evil giggle… that is about when i would snap my cyalume and give it a shake=)

although I did cave a few times when way younger and skinnier, and i am very happy to say that even after being stuck for 3 hours between 2 people who were a bit heavier than me, in total darkness I am actually not claustrophobic [i took a nap, actually. too dark and i didnt bring anything to read, so i defaulted to napping from boredom.]

I love caves - I have done Luray and Carlsbad tours while traveling around with mrAru. Where is Howe? the name sounds familiar but I cant place it.

Wait a minute. Is this viral marketing for The Descent? :wink:

Ya know, I’ve got my own stories. . . but you really ought to start a “Ask the Spelunker” thread.

Trust me on this one.

I’ve done some spelunking, but not like yours. :eek:

That freaked me out just reading it! You’re definately a braver person than I am,

I’m really glad you’re not dead.

Jeezus! Why would a person want to do that? I’m glad you’re ok and all…but just stop that. Stop it now.

I’m feeling a little sick after reading that. I think I’ll go stand outside in my yard for a while.

I read the first part and had to skim the rest. I started hyperventilating.


I’m living vicariously through your posts! Was there more to this story?

My thoughts exactly. Add though, that I thought I was going to vomit just from reading it!

Yep. Leprachauns.

Yeah, there’s more to it, but no cavey goodness. I was out doing water quality monitoring at another national park Wednesday (a Civil War battlefield,) and I was carefully working my way down the wet riprap next to the Tennessee River. I put my boot down, and suddenly, I feel two sharp raps on the side. I look down, and curled up on the next rock is a copperhead that has taken exception to my being so near. I got lucky, though. They were false strikes, and weren’t meant to puncture or envenomate. It essentially just bopped its head into my boot to warn me. I still went dancing away (exclaiming a ridiculous “Sorry! Sorry!” :rolleyes:) The snake just went back to sunning itself (or what could pass for sunning in all the rain we had.)

Yes, for all the smartasses, I know copperhead bites are rarely fatal, but they really suck, and hell, it’s a good addition to my story. :slight_smile:

Well, sir, then I go down to another of my sites…Owl Creek Bridge. Now, I know what you’re thinking. Civil War. Owl Creek Bridge. Could it be? Yeah, I hoped so too, but that particular Owl Creek is a couple hundred miles away, in northern Alabama. This one is right on the edge of Shiloh National Military Park, and it has a very wide, very slick swamp along it…and the road to the bridge goes right through it. Now, I knew from experience that the mud is nearly impossible, even when its fairly dry out. I’ve been stuck down there twice in the past three years. And it’s nowhere near dry out. It’s been raining all day long. I park my truck where I think it’ll be safe, and just as I start to get out, the rain intensifies to the point where I can’t see ten feet in front of the truck.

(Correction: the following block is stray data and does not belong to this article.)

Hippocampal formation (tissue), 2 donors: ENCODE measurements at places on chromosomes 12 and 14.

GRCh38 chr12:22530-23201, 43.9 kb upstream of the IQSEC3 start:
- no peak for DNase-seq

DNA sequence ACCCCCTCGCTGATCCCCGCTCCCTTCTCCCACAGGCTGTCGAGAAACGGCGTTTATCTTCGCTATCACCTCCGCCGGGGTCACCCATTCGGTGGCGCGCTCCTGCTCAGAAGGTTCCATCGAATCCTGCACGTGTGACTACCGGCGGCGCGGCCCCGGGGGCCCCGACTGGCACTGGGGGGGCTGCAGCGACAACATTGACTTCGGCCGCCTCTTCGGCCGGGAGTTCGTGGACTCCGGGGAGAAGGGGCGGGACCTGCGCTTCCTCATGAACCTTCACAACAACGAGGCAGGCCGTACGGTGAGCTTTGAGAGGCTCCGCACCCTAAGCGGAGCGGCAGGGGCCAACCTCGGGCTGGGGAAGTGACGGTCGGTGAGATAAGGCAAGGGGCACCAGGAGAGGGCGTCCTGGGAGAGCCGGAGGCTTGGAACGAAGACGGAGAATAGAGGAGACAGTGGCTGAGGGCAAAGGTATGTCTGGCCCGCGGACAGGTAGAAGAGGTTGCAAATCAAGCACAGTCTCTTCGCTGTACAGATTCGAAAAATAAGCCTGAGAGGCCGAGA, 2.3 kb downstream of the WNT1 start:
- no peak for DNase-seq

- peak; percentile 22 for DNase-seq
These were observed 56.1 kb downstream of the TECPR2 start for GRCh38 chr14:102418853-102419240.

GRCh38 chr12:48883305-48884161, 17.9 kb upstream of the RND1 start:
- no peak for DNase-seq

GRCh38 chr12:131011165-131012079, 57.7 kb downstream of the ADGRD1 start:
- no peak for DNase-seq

No big deal. I’ll just while away a few minutes. I know. I’ll give an old friend a call until the rain slacks, and everything’ll be jake. After a few minutes of conversation, I notice, once again, a couple of things. First, the rain is not slacking off, and second, I can’t really see the road anymore at all. All I see is water. Uh oh. I’d better scrap this site and get out of here. “Gotta go. I’ll call you back later.” Crank the truck, throw it in 4-wheel low, and slap it in reverse.

It doesn’t move. Well, it moves, alright. It moves sideways. It’s like trying to get traction in 2-foot-deep axle grease. I notice that the water is rising, flowing in from the swampy woods, and it occurs to me that it wasn’t a great idea to come all the way down here just so I could be in a flash flood. I start rocking the truck, throwing it in drive, then reverse, then drive again, as I’m trying to get any sort of traction. I stick my head out of the truck, and see that it’s probably not safe to abandon the truck and seek higher ground anymore, since I appear to be in the middle of a large, fast-flowing river now, with water rising quickly. I react to the situation clamly:

“FuckFuckFuckFuckFuckFuckFuck.” Drive. “Fuck.” Reverse. “Fuck.” Drive. I’m throwing 20-foot rooster tails of filthy, muddy water every time I hit the gas.

Finally, with the water swirling around the bottom of my doors, and floating sticks lodging against the upstream side of my truck, my tires catch a little vegetation or something, and I lurch out of the ruts I had created, and I manage to pull the truck out of the flood.

That was some scary shit. I’ve felt like the universe has had a bullseye painted on me this week.

And now I have to sign off for a while. My wife and I are moving this weekend, and I will only have intermittent net access for the next three weeks or so. See you guys on the other side!

Great. You spook us all the fuck out and then just walk away whistling.

I hope you don’t mind, but with the deadpan delivery and the “666” post count, I can’t help but think of a tall, cadaverously thin 19th century comic-book mortician, top-hat and all, delivering that line with questionable sincerity and a predatory grin.

Think, the Crypt-Keeper. :slight_smile:

All the way through the cave story, I kept telling myself, “he had to have gotten out, or he wouldn’t be here, posting it.” But, it was hard to believe me.